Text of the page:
We have gone from buying music on records or CDs to downloading MP3 files to simply subscribing to Pandora or Spotify. Owning music—or a car, for that matter—is becoming less important than having access to it. This is certainly a step on the path from hoarding to sharing. Except the many sharing platforms and services are not sharing at all but renting. We don’t collectively own the vehicles of Zipcar any more than we collectively own Spotify’s catalogue of music. And as private companies induce us to become sharers, we contribute our own cars, creativity, and couches to a sharing economy that is more extractive than it is circulatory. Our investments of time, place, and materials are exploited by those who have invested money and actually own the platforms. Now that we can see it, however, we can also envision the alternative: we join and form businesses that value our real investments of effort, stuff, and community resources.

See income disparity Welch, Jack, 132 welfare state, 99 Whole Foods, 109 Wiener, Norbert, 52 Wikinomics (Tapscott & Williams), 49n Wikipedia, 49, 207, 215, 219 Williams, Anthony D., 49n Williams, Evan, 7–8 Wilson, Fred, 87, 93, 94 Winklevoss twins, 146, 150 Wired,187 Wörgl, 157–58 worker-owned collectives, 219–20 workweek, reduction of, 58–60 WorldCom, 133 Worlds Fairs, 19, 20 Xerox, 98 Yahoo, 32 Yahoo Finance, 182 Young, Neil, 199 zero marginal cost society, 62 Zipcar, 218 Zobele, 107–8 Zuckerberg, Mark, 92–93, 120, 146 Zynga, 192–93 * Most notably Chris Sacca, in public statements. * Don Tapscott and Anthony D. Williams’s widely read book Wikinomics points to Wikipedia as a new model for mass collaboration and value creation online. They go on to credit Amazon Mechanical Turk with creating valuable new opportunities for the next generation of digital workers


pages: 443 words: 98,113

The Corruption of Capitalism: Why Rentiers Thrive and Work Does Not Pay by Guy Standing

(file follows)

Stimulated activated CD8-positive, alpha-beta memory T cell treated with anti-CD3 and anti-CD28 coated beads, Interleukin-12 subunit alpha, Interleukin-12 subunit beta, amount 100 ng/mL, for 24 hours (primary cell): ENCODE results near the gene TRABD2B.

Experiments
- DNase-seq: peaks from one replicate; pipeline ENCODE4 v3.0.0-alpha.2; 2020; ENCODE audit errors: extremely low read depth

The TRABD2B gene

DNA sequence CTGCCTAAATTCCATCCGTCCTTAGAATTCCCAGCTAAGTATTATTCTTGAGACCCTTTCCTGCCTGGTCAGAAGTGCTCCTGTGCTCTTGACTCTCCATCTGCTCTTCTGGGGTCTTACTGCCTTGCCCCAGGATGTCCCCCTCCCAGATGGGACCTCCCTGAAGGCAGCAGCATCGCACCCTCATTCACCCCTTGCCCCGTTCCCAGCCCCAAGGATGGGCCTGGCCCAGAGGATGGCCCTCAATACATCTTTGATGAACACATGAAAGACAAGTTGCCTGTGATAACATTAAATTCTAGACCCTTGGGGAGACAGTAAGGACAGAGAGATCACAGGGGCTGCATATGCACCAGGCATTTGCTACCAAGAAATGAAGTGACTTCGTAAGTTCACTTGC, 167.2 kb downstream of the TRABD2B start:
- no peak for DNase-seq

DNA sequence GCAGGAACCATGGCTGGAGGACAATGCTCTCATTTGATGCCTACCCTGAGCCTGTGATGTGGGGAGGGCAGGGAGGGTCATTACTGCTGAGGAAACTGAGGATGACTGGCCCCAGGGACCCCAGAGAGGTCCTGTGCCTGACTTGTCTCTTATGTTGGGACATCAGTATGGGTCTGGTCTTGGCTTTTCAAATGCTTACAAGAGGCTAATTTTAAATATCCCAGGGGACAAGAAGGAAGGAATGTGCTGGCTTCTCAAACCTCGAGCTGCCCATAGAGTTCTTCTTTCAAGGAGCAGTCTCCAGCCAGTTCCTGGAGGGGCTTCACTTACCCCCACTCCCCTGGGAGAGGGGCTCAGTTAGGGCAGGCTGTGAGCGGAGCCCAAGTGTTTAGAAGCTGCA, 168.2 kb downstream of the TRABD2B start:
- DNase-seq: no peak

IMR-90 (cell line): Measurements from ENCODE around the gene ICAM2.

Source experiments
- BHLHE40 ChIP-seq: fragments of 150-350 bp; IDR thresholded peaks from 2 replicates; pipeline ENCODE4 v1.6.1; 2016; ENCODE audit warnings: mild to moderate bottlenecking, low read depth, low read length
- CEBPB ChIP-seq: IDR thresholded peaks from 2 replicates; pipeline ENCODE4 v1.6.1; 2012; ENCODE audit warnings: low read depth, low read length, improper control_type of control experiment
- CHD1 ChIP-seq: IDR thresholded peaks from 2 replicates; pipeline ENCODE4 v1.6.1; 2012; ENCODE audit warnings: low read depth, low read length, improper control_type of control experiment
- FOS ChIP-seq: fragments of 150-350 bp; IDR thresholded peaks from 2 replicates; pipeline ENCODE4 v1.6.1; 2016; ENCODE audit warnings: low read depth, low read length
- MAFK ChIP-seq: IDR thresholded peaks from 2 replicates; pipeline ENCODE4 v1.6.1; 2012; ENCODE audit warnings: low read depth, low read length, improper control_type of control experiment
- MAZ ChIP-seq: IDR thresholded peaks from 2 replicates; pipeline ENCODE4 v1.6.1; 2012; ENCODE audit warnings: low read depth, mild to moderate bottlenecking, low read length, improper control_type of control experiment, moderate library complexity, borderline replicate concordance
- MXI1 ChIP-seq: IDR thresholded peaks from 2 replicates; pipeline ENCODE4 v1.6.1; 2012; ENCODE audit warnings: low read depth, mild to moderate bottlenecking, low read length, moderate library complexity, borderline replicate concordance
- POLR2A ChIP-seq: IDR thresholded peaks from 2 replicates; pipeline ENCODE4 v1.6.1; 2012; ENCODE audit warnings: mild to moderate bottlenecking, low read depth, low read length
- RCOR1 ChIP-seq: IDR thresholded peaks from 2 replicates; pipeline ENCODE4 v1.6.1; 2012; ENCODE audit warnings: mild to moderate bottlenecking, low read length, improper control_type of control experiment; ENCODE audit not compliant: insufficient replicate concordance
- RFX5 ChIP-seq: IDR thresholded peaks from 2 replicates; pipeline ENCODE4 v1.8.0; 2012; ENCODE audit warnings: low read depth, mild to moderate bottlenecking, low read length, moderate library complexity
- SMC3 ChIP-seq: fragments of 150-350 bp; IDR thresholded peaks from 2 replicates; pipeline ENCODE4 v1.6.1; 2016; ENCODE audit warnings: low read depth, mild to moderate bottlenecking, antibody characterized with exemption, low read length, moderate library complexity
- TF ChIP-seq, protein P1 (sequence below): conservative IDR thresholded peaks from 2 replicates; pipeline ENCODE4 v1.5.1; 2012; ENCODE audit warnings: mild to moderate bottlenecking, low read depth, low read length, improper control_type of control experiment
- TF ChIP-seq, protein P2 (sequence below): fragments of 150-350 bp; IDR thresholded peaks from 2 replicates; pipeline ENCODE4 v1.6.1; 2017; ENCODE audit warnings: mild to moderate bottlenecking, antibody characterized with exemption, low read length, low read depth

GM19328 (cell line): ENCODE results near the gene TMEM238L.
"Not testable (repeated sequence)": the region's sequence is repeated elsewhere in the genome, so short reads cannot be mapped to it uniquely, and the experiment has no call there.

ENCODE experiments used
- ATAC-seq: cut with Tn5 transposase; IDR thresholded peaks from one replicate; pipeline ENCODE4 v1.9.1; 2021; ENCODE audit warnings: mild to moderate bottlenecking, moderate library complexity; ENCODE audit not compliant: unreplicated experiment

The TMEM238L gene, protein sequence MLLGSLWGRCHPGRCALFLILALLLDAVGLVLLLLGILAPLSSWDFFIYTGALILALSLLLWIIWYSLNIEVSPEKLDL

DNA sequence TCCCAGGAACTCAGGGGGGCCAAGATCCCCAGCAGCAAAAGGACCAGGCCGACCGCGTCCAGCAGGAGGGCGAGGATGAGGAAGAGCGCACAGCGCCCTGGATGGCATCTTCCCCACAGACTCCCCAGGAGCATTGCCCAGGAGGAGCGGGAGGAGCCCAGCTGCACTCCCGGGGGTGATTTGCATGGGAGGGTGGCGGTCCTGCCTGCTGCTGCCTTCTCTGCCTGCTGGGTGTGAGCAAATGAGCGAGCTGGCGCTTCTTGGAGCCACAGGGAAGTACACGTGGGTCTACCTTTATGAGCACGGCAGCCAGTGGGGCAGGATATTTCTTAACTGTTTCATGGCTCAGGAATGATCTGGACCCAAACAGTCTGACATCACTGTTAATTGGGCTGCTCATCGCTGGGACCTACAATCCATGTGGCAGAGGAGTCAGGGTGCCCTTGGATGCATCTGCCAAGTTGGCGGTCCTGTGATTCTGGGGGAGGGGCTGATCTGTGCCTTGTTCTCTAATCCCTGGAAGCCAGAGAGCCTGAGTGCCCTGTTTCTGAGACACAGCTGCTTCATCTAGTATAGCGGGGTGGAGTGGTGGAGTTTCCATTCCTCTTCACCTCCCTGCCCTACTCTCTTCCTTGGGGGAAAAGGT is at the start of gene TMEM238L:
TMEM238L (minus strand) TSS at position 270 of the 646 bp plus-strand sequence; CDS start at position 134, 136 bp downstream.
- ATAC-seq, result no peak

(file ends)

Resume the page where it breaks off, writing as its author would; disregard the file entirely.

3D printing, Airbnb, Albert Einstein, Amazon Mechanical Turk, Asian financial crisis, asset-backed security, bank run, banking crisis, basic income, Ben Bernanke: helicopter money, Bernie Sanders, Big bang: deregulation of the City of London, bilateral investment treaty, Bonfire of the Vanities, Boris Johnson, Bretton Woods, business cycle, Capital in the Twenty-First Century by Thomas Piketty, carried interest, cashless society, central bank independence, centre right, Clayton Christensen, collapse of Lehman Brothers, collective bargaining, credit crunch, crony capitalism, crowdsourcing, debt deflation, declining real wages, deindustrialization, disruptive innovation, Doha Development Round, Donald Trump, Double Irish / Dutch Sandwich, ending welfare as we know it, eurozone crisis, falling living standards, financial deregulation, financial innovation, Firefox, first-past-the-post, future of work, gig economy, Goldman Sachs: Vampire Squid, Growth in a Time of Debt, housing crisis, income inequality, information retrieval, intangible asset, invention of the steam engine, investor state dispute settlement, James Watt: steam engine, job automation, John Maynard Keynes: technological unemployment, labour market flexibility, light touch regulation, Long Term Capital Management, lump of labour, Lyft, manufacturing employment, Mark Zuckerberg, market clearing, Martin Wolf, means of production, mini-job, Mont Pelerin Society, moral hazard, mortgage debt, mortgage tax deduction, Neil Kinnock, non-tariff barriers, North Sea oil, Northern Rock, nudge unit, Occupy movement, offshore financial centre, oil shale / tar sands, open economy, openstreetmap, patent troll, payday loans, peer-to-peer lending, plutocrats, Plutocrats, Ponzi scheme, precariat, quantitative easing, remote working, rent control, rent-seeking, ride hailing / ride sharing, Right to Buy, Robert Gordon, Ronald Coase, Ronald Reagan, Sam Altman, savings glut, Second Machine Age, secular stagnation, sharing economy, Silicon Valley, Silicon Valley startup, Simon Kuznets, sovereign wealth fund, Stephen Hawking, Steve Ballmer, structural adjustment programs, TaskRabbit, The Chicago School, The Future of Employment, the payments system, The Rise and Fall of American Growth, Thomas Malthus, Thorstein Veblen, too big to fail, Travis Kalanick, Uber and Lyft, Uber for X, uber lyft, Y Combinator, zero-sum game, Zipcar